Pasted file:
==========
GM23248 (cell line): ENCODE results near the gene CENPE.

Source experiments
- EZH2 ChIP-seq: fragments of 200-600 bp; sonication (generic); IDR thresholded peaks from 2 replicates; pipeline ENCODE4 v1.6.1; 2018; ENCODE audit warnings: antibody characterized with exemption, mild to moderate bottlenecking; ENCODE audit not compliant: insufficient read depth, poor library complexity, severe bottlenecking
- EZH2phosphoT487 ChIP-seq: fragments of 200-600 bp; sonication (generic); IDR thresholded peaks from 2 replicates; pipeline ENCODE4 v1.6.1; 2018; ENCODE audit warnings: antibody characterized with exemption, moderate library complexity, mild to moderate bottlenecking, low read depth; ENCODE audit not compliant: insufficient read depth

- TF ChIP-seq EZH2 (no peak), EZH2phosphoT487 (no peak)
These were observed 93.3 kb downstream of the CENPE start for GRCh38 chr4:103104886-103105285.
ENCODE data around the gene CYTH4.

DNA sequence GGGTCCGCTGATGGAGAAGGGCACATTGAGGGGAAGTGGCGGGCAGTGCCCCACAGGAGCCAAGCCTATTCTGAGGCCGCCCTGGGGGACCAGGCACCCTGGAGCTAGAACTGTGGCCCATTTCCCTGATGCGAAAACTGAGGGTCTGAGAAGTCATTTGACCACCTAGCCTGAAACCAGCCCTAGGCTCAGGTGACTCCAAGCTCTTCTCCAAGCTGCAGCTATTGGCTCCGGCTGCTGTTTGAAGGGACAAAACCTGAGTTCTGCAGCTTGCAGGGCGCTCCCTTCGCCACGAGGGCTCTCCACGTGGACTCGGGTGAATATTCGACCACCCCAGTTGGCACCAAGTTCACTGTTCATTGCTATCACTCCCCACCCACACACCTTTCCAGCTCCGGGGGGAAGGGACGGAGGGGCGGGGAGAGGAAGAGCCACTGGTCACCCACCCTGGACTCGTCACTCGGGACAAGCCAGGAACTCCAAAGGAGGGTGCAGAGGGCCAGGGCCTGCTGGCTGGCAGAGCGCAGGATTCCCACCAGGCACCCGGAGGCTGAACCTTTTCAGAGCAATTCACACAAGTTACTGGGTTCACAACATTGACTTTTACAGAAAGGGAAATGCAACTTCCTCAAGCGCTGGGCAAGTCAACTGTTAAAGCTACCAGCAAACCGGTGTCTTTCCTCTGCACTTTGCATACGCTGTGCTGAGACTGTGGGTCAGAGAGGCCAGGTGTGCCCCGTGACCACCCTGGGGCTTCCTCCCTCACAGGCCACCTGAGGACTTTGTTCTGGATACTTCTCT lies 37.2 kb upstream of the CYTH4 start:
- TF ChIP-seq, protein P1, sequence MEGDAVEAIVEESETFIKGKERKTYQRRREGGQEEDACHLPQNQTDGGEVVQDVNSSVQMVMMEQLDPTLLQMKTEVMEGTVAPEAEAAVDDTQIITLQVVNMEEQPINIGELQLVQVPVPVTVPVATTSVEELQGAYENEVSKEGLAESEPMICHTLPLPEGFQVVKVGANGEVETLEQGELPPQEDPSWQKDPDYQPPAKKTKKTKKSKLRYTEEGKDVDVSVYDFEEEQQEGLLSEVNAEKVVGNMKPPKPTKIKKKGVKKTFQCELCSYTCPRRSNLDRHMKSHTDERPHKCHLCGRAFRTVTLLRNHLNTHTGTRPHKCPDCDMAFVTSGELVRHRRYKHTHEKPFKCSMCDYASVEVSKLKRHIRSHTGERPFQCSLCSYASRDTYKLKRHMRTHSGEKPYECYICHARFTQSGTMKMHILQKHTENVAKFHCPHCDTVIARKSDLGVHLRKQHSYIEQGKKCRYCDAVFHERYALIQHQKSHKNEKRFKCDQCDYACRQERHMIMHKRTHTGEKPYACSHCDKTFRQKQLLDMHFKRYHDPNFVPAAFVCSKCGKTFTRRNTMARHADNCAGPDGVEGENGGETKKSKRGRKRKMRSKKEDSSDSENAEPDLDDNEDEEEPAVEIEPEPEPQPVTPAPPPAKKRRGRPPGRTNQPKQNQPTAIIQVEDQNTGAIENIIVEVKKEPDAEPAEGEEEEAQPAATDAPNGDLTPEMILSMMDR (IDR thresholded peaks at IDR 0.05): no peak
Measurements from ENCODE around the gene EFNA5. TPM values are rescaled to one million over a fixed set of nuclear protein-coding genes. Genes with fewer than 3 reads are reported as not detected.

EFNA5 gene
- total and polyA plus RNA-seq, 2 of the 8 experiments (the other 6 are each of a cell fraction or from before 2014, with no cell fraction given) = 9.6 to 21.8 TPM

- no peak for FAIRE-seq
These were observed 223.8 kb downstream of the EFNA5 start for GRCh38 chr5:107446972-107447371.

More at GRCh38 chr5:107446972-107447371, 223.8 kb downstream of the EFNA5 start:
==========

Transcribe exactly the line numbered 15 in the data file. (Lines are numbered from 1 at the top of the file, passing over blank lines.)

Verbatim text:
More at GRCh38 chr5:107446972-107447371, 223.8 kb downstream of the EFNA5 start: